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This mineral is an essential component of red blood cells, which carry oxygen throughout the body. Iron is also integral to myoglobin, a protein that supplies oxygen to your muscles. As such, iron helps your muscles make and use energy for both everyday functions and exercise.

The RDA for iron is 8 mg for adult men and postmenopausal women and 18 mg for adult premenopausal women, though individual needs may vary. If you are pregnant or experience a heavy menstrual flow, consult with your healthcare provider to determine whether you need iron supplements. (Learn more about your iron needs at “Why Your Body Needs Iron.”)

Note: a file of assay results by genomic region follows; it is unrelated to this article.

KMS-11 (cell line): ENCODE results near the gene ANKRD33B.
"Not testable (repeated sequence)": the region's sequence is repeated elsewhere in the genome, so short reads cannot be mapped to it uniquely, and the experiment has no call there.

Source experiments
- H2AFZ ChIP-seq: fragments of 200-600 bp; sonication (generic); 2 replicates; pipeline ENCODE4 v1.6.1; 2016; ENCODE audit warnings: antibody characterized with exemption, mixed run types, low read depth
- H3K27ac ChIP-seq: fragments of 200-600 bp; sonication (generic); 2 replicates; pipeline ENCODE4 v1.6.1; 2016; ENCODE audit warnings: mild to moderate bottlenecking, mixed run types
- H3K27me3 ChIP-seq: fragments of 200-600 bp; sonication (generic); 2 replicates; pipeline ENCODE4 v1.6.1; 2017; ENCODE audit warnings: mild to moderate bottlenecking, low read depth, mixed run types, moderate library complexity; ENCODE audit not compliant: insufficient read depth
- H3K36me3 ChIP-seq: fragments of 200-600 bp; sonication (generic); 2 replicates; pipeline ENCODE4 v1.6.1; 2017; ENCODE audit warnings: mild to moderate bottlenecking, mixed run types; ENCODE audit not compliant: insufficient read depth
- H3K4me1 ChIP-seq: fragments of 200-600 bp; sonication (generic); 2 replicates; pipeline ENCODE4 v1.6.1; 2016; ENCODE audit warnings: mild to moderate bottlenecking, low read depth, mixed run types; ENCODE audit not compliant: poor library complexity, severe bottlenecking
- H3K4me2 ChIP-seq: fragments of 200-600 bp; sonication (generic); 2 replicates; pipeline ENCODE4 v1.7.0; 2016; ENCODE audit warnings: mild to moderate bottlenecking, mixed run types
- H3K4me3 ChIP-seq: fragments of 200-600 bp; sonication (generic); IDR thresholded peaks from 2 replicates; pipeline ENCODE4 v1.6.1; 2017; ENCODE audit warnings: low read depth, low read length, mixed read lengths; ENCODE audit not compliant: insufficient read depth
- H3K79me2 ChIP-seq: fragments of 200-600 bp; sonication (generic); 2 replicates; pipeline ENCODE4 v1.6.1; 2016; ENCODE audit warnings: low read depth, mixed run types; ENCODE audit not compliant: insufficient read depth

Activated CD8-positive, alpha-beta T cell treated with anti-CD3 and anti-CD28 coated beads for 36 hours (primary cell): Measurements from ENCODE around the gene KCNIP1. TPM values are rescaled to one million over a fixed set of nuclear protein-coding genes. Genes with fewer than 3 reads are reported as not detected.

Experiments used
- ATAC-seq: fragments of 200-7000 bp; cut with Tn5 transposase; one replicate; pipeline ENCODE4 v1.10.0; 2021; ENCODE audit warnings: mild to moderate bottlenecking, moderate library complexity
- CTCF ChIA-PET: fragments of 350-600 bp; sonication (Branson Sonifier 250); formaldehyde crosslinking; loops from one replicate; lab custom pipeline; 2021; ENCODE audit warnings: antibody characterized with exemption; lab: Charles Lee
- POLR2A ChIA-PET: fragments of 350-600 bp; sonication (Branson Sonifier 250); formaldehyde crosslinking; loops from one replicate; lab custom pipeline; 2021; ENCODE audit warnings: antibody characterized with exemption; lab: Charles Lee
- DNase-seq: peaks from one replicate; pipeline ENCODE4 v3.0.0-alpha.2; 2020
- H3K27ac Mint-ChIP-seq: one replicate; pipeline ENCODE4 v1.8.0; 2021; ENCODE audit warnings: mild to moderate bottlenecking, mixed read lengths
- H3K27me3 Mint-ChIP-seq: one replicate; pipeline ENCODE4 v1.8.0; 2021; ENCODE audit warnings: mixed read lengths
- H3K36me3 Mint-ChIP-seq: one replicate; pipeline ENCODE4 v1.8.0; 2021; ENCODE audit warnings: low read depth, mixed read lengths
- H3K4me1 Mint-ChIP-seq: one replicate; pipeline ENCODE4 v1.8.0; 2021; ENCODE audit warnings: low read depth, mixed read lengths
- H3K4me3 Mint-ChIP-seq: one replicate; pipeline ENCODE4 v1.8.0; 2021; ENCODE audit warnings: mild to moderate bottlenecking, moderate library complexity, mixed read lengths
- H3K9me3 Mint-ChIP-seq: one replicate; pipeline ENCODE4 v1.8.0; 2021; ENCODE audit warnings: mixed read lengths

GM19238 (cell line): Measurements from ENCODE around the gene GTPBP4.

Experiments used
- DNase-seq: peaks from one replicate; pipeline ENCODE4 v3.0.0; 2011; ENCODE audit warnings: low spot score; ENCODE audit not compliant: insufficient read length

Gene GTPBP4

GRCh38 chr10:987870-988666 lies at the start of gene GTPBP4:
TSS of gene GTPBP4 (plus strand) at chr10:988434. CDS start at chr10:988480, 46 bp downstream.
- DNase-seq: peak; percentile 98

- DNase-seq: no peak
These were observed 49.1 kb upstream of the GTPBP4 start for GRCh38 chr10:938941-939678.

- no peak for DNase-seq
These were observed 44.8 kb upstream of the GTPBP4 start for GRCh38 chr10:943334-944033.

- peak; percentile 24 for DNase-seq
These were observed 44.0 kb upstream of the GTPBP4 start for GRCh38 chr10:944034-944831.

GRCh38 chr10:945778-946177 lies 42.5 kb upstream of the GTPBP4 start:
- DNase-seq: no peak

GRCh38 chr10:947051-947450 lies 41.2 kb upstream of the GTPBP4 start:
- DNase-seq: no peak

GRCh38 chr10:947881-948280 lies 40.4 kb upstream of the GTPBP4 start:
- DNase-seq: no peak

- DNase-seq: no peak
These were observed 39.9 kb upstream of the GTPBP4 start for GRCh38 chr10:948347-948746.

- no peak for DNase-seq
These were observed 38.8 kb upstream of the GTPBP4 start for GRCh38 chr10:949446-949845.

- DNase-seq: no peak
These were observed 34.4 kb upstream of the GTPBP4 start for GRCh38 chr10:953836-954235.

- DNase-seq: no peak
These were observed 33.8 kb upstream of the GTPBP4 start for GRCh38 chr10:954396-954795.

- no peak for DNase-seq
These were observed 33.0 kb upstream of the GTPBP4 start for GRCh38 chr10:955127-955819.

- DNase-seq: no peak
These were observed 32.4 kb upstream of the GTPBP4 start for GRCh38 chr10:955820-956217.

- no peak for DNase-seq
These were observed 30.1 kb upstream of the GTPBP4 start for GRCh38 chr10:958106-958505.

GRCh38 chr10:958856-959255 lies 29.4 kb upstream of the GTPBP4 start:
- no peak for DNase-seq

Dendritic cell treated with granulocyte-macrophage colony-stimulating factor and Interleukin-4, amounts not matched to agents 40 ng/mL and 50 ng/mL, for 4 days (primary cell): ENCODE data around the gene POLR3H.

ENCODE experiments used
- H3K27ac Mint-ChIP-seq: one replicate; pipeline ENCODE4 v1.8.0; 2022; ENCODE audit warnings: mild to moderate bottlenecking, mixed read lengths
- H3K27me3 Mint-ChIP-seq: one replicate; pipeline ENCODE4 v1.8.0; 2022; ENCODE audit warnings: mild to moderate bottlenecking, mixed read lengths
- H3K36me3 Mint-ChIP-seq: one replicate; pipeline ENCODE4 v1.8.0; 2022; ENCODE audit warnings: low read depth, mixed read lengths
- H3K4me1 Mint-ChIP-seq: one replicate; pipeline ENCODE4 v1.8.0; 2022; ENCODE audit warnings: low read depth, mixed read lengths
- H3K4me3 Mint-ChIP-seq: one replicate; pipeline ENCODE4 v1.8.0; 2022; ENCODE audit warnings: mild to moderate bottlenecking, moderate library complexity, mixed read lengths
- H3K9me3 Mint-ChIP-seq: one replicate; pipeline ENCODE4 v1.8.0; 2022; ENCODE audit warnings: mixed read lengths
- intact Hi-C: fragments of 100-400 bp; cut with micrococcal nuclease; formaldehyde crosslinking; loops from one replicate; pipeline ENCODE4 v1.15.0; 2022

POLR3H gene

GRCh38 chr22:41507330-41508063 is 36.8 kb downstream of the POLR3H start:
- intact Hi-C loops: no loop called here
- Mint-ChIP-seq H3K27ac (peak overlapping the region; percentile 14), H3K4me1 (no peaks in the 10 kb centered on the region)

Tips to Optimize Your Iron Intake

  • Lean meat and seafood are rich sources of iron.
  • Nuts, beans, and vegetables are great plant-based sources. Your body doesn’t absorb iron from plant foods as well as it does from animal sources, so you’ll want to pay attention to your intake if you’re vegan or vegetarian.
  • Supplements can boost your iron stores if they are depleted. (Menstruation, for instance, can result in an iron deficiency.) Before beginning a supplement regimen, it’s important to have a blood test. If your ferritin levels aren’t low, stick with whole-food sources of iron. If the test reveals low ferritin levels, supplement with the supervision of a medical practitioner. High-dose supplements can cause gastrointestinal problems, and excessive supplementation can lead to serious health issues.

Feed Your Muscles

You need more than just protein to get and stay strong. Discover more of the essential nutrients that can support your muscles now and for the long haul at “What to Eat for Strong Muscles,” from which this article was excerpted.

Lauren
Lauren Bedosky

Lauren Bedosky is a Twin Cities–based health-and-fitness writer.

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